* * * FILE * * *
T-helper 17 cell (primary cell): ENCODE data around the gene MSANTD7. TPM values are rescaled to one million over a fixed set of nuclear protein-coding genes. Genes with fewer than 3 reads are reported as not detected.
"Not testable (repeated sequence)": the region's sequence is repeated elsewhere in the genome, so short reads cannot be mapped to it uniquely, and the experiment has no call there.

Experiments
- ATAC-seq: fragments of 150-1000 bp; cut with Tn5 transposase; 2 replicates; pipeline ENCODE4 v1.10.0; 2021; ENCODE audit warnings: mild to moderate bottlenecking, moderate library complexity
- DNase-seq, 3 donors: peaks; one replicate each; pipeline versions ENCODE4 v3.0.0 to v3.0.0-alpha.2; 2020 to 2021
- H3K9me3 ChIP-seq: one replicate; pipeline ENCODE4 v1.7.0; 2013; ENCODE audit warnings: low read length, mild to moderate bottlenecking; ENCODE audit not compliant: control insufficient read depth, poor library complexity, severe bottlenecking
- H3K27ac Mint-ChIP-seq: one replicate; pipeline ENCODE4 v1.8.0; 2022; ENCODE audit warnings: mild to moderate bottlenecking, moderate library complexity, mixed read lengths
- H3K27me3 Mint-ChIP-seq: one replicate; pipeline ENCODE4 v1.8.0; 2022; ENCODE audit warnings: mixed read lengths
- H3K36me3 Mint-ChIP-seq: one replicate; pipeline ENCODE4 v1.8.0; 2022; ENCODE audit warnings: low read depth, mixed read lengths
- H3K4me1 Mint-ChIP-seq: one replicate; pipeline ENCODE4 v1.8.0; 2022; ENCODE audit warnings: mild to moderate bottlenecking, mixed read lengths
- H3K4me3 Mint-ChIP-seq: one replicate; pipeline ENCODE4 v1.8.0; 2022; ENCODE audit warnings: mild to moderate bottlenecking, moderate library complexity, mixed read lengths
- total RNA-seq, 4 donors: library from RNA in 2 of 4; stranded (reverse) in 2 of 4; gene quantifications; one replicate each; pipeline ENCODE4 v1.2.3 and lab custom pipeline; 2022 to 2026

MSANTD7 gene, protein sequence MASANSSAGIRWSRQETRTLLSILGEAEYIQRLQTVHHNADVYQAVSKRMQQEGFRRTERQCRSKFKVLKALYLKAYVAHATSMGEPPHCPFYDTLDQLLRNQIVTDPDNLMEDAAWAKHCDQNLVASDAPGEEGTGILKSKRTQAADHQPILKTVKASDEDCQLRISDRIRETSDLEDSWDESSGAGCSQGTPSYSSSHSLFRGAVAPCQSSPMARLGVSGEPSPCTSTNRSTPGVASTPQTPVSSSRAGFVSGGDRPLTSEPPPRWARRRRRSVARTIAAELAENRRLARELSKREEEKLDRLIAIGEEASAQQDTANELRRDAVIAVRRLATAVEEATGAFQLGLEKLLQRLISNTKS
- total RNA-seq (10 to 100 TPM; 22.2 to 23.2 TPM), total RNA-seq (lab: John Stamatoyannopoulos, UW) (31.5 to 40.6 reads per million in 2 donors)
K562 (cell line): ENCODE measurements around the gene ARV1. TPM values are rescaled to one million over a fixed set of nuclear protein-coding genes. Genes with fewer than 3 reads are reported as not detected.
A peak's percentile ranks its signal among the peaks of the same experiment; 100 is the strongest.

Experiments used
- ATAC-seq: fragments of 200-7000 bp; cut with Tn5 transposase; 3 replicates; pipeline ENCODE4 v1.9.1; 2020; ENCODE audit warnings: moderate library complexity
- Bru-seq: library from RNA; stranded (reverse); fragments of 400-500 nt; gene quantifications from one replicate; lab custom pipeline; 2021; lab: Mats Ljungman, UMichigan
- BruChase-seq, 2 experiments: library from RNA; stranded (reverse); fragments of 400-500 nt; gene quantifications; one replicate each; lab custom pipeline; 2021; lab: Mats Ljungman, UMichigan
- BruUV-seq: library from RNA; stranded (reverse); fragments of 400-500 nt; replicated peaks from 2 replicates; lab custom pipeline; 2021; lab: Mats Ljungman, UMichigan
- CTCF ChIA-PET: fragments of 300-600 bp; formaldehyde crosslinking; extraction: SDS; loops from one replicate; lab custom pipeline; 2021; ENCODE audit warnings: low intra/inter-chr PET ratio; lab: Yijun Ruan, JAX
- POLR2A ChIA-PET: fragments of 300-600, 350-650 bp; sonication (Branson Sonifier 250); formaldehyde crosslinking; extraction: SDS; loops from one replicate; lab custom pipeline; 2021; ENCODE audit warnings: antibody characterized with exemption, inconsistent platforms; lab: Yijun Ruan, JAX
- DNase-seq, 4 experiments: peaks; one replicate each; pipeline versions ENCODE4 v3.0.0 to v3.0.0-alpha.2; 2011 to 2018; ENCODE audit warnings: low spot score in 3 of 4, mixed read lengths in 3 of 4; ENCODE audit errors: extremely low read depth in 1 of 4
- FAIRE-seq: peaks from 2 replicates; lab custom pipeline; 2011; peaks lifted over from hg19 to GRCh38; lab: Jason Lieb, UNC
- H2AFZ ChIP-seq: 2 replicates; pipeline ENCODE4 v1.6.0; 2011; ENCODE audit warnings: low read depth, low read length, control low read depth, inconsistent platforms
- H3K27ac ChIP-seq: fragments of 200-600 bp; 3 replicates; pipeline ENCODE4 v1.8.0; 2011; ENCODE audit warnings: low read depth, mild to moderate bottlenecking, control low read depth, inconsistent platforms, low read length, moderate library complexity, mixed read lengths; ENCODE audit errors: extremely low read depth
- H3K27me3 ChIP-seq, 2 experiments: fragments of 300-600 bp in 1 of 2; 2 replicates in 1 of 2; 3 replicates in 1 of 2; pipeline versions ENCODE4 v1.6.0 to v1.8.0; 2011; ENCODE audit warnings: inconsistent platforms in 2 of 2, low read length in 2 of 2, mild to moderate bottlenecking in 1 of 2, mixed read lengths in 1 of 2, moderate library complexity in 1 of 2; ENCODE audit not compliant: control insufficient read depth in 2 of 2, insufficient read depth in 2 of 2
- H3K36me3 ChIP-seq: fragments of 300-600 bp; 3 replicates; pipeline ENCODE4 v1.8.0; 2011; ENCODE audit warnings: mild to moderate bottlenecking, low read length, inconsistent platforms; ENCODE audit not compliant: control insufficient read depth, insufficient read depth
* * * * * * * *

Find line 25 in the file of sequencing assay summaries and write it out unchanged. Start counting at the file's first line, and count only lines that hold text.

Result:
- FAIRE-seq: peaks from 2 replicates; lab custom pipeline; 2011; peaks lifted over from hg19 to GRCh38; lab: Jason Lieb, UNC